PHOENIX (AP) -- Even Southwestern desert residents accustomed to scorching summers are feeling the grip of an extreme heat wave smacking Arizona, Nevada, New Mexico and Southern California this week with 100-degree-plus temps and excessive heat warnings.
To add insult to injury, the region has been left high and dry with no monsoon activity, which can help offset the blazing temperatures. In Arizona, the monsoon season officially begins June 15 and can bring powerful storms with high winds, lightning and heavy bursts of rain.
The heat has made parts of Phoenix feel like a ghost town. Sunset concerts were canceled, and covered restaurant patios equipped with cooling misters sit empty.
On Monday, Martin Brown and his black Labrador, Sammy, escaped the heat in Phoenix by going to the lobby of Circle the City, an air-conditioned walk-in health clinic for homeless people that is also a designated hydration station. Anyone can come in to sit, to get bottled water, and to find snacks like a burrito or ramen.
"We're homeless, so we don't have a choice. Well, we have a choice: We can sit at the park and swelter in the heat, but no thank you. This is much better," Brown said.
He spends five days a week at the center during business hours to escape the "jungle hot" time of day outside. He then takes the bus back to the park at night.
In recent years, Phoenix has taken various actions to limit risks for heat-related illness. When the National Weather Service issues an excessive heat warning, three of the city's most popular hiking trails close from 11 a.m. to 5 p.m.
In 2016, officials voted to ban hiking with dogs on trails when the temperature exceeds 100 degrees Fahrenheit (38 degrees Celsius). City park rangers oversee enforcement and citations for violations, said Adam Waltz, a city spokesperson.
On Tuesday, Phoenix reached 110 degrees F (43 degrees C) for the 12th consecutive day, according to the National Weather Service. The longest recorded stretch so far was 18 days in 1974.
The high pressure needed to generate monsoon storms just isn't in the right position, according to state climatologist Dr. Erinanne Saffell, so metro Phoenix is left with below normal precipitation levels and dry conditions that facilitate hotter temperatures. Also, some experts believe this year's heavier snowpack in the West took more energy to melt, prolonging the progression of a high-pressure system this summer.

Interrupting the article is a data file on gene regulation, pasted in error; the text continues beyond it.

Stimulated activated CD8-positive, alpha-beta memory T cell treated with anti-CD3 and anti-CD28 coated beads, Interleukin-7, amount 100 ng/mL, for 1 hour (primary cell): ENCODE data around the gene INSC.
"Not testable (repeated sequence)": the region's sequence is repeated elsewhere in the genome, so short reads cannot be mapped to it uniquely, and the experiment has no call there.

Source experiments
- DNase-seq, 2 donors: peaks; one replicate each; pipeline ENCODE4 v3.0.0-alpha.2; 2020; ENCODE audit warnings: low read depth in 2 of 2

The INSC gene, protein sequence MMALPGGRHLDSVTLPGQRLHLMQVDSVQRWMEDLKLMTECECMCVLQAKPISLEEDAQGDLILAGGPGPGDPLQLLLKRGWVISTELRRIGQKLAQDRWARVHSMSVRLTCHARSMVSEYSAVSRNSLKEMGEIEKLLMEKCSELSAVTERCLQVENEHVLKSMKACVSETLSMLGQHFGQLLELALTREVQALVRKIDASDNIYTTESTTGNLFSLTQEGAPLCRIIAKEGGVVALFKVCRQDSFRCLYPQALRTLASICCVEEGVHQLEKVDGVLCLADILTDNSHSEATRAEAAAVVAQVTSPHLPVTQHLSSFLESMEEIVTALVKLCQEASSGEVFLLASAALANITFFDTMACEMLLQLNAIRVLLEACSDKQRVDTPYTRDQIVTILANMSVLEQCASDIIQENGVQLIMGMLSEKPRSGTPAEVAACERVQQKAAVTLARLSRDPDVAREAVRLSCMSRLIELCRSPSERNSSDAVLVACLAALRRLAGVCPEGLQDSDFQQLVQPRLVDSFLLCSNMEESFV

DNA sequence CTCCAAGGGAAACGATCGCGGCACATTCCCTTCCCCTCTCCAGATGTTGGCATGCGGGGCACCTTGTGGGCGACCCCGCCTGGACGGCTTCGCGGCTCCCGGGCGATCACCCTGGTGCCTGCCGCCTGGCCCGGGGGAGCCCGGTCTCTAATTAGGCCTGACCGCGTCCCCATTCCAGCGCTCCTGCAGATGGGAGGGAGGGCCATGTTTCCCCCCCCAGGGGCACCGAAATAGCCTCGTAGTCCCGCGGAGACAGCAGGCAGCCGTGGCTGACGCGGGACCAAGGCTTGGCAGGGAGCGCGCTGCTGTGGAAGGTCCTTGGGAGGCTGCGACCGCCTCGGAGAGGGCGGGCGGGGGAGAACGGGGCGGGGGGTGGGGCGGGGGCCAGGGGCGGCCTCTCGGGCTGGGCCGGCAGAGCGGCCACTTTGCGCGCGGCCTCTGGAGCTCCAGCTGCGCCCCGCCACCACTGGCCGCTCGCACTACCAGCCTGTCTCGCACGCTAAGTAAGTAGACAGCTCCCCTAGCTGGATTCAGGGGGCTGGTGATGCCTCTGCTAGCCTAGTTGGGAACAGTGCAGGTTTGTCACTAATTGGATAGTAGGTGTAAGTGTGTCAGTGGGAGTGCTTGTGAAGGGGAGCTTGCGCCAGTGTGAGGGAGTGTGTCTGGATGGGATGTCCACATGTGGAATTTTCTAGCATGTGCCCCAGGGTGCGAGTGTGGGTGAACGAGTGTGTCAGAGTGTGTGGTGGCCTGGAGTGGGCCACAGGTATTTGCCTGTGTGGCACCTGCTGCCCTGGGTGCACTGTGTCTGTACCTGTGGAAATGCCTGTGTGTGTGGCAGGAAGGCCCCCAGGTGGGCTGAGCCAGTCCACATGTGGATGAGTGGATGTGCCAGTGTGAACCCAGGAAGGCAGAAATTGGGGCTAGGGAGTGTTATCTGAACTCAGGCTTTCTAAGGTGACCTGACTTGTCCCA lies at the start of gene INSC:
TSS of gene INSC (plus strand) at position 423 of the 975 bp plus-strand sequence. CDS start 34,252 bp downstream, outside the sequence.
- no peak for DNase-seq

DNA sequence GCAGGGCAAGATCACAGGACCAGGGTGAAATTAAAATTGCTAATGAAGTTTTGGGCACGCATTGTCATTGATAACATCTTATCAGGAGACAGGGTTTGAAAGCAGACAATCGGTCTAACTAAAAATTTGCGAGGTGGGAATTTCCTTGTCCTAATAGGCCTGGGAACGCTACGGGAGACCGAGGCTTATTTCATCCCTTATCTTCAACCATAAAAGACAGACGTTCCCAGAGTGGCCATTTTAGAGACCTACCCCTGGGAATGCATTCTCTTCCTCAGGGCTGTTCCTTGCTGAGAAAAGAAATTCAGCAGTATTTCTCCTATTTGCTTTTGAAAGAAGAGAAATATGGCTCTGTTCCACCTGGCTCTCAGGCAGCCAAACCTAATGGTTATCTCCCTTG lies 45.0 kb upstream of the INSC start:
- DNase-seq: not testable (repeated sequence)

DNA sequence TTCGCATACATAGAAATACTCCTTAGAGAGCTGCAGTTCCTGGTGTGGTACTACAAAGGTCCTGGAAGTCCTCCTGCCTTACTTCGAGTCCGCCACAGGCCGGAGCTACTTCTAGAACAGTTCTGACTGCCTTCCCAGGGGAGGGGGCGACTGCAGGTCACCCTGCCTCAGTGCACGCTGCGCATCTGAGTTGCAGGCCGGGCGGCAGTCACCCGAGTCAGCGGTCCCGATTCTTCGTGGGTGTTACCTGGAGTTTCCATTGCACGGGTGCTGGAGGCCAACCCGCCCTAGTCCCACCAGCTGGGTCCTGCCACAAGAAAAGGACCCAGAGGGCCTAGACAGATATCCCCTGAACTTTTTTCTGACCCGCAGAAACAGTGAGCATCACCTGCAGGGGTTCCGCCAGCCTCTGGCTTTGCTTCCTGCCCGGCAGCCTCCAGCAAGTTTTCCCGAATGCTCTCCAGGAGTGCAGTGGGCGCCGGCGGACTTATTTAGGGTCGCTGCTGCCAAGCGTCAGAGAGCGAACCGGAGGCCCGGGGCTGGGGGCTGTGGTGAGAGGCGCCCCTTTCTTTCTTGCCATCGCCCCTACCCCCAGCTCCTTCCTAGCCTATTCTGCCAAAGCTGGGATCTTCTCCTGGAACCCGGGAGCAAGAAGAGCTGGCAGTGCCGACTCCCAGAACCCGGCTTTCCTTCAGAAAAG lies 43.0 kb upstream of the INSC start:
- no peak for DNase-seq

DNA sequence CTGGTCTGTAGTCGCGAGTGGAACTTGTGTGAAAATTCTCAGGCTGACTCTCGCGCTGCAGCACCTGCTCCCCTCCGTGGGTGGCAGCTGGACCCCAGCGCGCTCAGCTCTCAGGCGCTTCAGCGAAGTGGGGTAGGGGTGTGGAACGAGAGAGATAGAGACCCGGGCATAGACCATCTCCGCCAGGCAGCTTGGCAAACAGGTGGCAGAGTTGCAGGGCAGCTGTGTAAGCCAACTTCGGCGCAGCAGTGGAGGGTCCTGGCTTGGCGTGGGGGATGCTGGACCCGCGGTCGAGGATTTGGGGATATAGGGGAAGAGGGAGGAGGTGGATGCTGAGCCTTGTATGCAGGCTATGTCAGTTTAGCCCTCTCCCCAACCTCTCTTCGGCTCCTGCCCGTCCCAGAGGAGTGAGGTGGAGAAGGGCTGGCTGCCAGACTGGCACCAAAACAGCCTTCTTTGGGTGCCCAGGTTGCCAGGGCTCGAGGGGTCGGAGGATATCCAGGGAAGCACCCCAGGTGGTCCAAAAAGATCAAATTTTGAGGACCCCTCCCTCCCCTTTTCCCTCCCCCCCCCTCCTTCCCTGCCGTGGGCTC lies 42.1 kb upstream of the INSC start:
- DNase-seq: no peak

"It just kind of delayed everything," Saffell said.
Stepping outside is like walking into a giant hair dryer. Accidentally brushing metal and other surfaces can feel like touching a hot stove.
All the concrete and pavement in sprawling Phoenix contributes to the misery, as sidewalks and buildings bake all day and release accumulated heat slowly overnight. During the current wave, the temp isn't dipping below 90 degrees F (32 C). This cycle makes Phoenix an urban heat island.
"Phoenix in the early 1900s would average about five days a year where they had 110 degrees or higher. Now you count the last 10 years, it's about 27 days a year. That's five times more," Saffell said.
The city is in its third year of implementing a Cool Pavement program. Pavement that reflects heat and sunlight has been installed on over 100 miles (161 kilometers) of asphalt. The new surface is supposed to lower ground temperature.
Las Vegas could also see the mercury reach between 110 and 115 degrees F (43 and 46 C) this weekend, according to the National Weather Service. In Albuquerque, New Mexico, temperatures were forecast to be between 100 and 103 F (38 and 39 C) on Tuesday with a heat advisory in effect all day. Inland areas of Southern California are predicted to see conditions peak between 100 and 113 F (38 and 45 C) from Friday through Sunday.
Every summer, libraries, churches and other facilities in Phoenix serve as cooling centers or hydration stations for those who need refuge.
Isaiah Castellanos spent Monday morning inside the city library's downtown branch and planned to return after grabbing lunch. A liver transplant recipient, Castellanos said his medications make him sunburn easily. He can't afford to go to the movies or to a museum, so the free public library is his go-to place to escape his home, which doesn't have strong air conditioning.
"It's quiet. I'll turn on my music and read a book or watch YouTube with my headphones, but also stay cool," Castellanos said.
Melody Santiago, who oversees the front office of the Circle the City clinic, said some people are so grateful they return with thank-you cards or cookies. She is certain more people will come into the center over the next week.
"It's getting really hot, and they have nowhere else to go," Santiago said. "It's an eye-opener: You never know, you could be there too."